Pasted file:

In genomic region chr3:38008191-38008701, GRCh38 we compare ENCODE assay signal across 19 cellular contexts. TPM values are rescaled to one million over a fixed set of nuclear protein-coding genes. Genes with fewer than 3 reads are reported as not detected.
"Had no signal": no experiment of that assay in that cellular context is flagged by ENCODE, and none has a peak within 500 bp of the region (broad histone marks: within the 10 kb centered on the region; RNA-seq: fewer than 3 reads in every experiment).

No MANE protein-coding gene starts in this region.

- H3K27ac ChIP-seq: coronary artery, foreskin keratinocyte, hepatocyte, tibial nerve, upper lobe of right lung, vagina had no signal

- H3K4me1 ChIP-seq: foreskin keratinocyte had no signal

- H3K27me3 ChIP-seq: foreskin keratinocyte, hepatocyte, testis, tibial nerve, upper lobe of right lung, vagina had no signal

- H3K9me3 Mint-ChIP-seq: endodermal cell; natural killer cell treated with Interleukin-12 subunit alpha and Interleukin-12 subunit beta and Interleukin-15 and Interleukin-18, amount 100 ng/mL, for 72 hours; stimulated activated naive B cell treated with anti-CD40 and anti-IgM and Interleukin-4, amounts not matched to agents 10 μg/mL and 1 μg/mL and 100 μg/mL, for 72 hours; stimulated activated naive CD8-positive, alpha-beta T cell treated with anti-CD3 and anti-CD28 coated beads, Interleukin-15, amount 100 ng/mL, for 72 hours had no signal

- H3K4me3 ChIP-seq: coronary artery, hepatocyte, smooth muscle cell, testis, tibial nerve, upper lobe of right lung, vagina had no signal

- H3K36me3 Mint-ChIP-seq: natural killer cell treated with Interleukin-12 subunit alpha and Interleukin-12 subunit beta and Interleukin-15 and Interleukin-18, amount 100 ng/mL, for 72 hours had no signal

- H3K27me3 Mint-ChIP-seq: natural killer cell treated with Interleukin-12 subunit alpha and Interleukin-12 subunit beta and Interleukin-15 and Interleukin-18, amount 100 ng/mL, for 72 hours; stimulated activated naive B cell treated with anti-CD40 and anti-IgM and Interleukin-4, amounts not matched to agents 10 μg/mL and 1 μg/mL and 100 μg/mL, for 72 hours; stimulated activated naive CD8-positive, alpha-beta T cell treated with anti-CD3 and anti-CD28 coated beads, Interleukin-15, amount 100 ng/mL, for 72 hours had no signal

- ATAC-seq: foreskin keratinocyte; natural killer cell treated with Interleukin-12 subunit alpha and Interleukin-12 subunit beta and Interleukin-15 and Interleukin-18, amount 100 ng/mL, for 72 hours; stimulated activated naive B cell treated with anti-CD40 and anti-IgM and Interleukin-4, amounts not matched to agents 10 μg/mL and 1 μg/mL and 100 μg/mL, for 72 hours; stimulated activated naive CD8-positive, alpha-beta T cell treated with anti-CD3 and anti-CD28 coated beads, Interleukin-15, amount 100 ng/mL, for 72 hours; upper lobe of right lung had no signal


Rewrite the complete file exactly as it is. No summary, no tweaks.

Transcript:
In genomic region chr3:38008191-38008701, GRCh38 we compare ENCODE assay signal across 19 cellular contexts. TPM values are rescaled to one million over a fixed set of nuclear protein-coding genes. Genes with fewer than 3 reads are reported as not detected.
"Had no signal": no experiment of that assay in that cellular context is flagged by ENCODE, and none has a peak within 500 bp of the region (broad histone marks: within the 10 kb centered on the region; RNA-seq: fewer than 3 reads in every experiment).

No MANE protein-coding gene starts in this region.

- H3K27ac ChIP-seq: coronary artery, foreskin keratinocyte, hepatocyte, tibial nerve, upper lobe of right lung, vagina had no signal

- H3K4me1 ChIP-seq: foreskin keratinocyte had no signal

- H3K27me3 ChIP-seq: foreskin keratinocyte, hepatocyte, testis, tibial nerve, upper lobe of right lung, vagina had no signal

- H3K9me3 Mint-ChIP-seq: endodermal cell; natural killer cell treated with Interleukin-12 subunit alpha and Interleukin-12 subunit beta and Interleukin-15 and Interleukin-18, amount 100 ng/mL, for 72 hours; stimulated activated naive B cell treated with anti-CD40 and anti-IgM and Interleukin-4, amounts not matched to agents 10 μg/mL and 1 μg/mL and 100 μg/mL, for 72 hours; stimulated activated naive CD8-positive, alpha-beta T cell treated with anti-CD3 and anti-CD28 coated beads, Interleukin-15, amount 100 ng/mL, for 72 hours had no signal

- H3K4me3 ChIP-seq: coronary artery, hepatocyte, smooth muscle cell, testis, tibial nerve, upper lobe of right lung, vagina had no signal

- H3K36me3 Mint-ChIP-seq: natural killer cell treated with Interleukin-12 subunit alpha and Interleukin-12 subunit beta and Interleukin-15 and Interleukin-18, amount 100 ng/mL, for 72 hours had no signal

- H3K27me3 Mint-ChIP-seq: natural killer cell treated with Interleukin-12 subunit alpha and Interleukin-12 subunit beta and Interleukin-15 and Interleukin-18, amount 100 ng/mL, for 72 hours; stimulated activated naive B cell treated with anti-CD40 and anti-IgM and Interleukin-4, amounts not matched to agents 10 μg/mL and 1 μg/mL and 100 μg/mL, for 72 hours; stimulated activated naive CD8-positive, alpha-beta T cell treated with anti-CD3 and anti-CD28 coated beads, Interleukin-15, amount 100 ng/mL, for 72 hours had no signal

- ATAC-seq: foreskin keratinocyte; natural killer cell treated with Interleukin-12 subunit alpha and Interleukin-12 subunit beta and Interleukin-15 and Interleukin-18, amount 100 ng/mL, for 72 hours; stimulated activated naive B cell treated with anti-CD40 and anti-IgM and Interleukin-4, amounts not matched to agents 10 μg/mL and 1 μg/mL and 100 μg/mL, for 72 hours; stimulated activated naive CD8-positive, alpha-beta T cell treated with anti-CD3 and anti-CD28 coated beads, Interleukin-15, amount 100 ng/mL, for 72 hours; upper lobe of right lung had no signal